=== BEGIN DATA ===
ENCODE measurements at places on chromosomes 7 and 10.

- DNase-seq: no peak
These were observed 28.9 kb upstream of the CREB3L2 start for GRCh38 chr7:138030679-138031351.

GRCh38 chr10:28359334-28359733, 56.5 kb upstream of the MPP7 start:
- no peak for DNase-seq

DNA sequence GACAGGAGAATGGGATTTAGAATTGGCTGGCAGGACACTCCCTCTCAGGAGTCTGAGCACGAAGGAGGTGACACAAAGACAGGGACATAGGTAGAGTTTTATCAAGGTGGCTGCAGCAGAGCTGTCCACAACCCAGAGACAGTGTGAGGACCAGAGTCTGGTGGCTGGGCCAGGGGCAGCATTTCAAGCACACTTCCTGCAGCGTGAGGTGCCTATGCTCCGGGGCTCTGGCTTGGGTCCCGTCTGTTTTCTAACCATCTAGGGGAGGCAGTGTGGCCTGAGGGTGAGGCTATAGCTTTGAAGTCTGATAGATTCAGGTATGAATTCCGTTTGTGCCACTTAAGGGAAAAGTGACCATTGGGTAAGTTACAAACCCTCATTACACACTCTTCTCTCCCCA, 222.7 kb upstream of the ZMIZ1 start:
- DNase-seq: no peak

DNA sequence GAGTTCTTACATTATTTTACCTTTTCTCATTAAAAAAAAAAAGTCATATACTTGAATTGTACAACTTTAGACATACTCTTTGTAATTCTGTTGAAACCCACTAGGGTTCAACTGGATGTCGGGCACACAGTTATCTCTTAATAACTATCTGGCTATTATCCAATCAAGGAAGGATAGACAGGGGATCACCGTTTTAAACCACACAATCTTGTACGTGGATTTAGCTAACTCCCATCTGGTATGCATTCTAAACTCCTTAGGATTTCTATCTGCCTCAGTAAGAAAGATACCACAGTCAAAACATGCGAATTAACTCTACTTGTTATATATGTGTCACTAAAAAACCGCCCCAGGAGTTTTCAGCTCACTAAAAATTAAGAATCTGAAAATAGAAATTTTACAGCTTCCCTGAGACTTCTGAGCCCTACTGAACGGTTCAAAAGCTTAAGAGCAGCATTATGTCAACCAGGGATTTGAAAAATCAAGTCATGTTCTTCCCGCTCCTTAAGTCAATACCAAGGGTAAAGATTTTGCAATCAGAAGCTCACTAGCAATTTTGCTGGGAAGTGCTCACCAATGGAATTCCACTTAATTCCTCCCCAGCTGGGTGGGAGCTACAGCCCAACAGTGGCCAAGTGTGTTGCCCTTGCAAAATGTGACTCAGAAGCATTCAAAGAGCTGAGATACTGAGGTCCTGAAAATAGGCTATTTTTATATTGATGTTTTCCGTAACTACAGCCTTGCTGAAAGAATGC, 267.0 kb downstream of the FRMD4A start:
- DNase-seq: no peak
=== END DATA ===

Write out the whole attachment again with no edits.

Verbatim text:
ENCODE measurements at places on chromosomes 7 and 10.

- DNase-seq: no peak
These were observed 28.9 kb upstream of the CREB3L2 start for GRCh38 chr7:138030679-138031351.

GRCh38 chr10:28359334-28359733, 56.5 kb upstream of the MPP7 start:
- no peak for DNase-seq

DNA sequence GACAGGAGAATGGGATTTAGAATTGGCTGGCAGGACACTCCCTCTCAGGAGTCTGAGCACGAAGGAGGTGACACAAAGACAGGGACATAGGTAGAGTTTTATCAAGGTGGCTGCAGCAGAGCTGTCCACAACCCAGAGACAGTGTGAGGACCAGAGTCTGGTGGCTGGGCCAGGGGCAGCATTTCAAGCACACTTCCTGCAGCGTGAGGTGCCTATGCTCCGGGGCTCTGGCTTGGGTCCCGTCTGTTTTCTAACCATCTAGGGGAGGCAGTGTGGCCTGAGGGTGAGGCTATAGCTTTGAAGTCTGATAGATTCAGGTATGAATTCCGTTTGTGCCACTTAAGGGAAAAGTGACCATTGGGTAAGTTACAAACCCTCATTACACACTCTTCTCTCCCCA, 222.7 kb upstream of the ZMIZ1 start:
- DNase-seq: no peak

DNA sequence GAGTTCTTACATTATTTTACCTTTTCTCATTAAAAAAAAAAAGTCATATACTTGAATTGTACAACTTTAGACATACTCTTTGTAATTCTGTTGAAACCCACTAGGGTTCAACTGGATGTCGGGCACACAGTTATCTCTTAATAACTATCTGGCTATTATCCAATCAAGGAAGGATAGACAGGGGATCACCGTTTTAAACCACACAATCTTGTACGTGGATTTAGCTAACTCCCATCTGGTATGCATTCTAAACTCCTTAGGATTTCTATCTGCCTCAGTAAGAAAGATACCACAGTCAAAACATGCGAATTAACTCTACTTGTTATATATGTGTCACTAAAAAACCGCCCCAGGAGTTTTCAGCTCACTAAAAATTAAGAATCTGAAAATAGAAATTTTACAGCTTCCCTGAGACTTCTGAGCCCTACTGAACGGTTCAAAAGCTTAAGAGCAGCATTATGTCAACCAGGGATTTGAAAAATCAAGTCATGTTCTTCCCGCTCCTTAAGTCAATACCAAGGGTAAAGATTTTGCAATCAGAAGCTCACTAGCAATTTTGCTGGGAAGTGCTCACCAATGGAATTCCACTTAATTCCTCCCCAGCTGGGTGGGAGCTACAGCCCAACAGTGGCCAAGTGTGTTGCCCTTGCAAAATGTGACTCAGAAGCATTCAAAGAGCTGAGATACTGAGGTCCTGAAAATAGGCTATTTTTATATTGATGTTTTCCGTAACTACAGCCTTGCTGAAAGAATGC, 267.0 kb downstream of the FRMD4A start:
- DNase-seq: no peak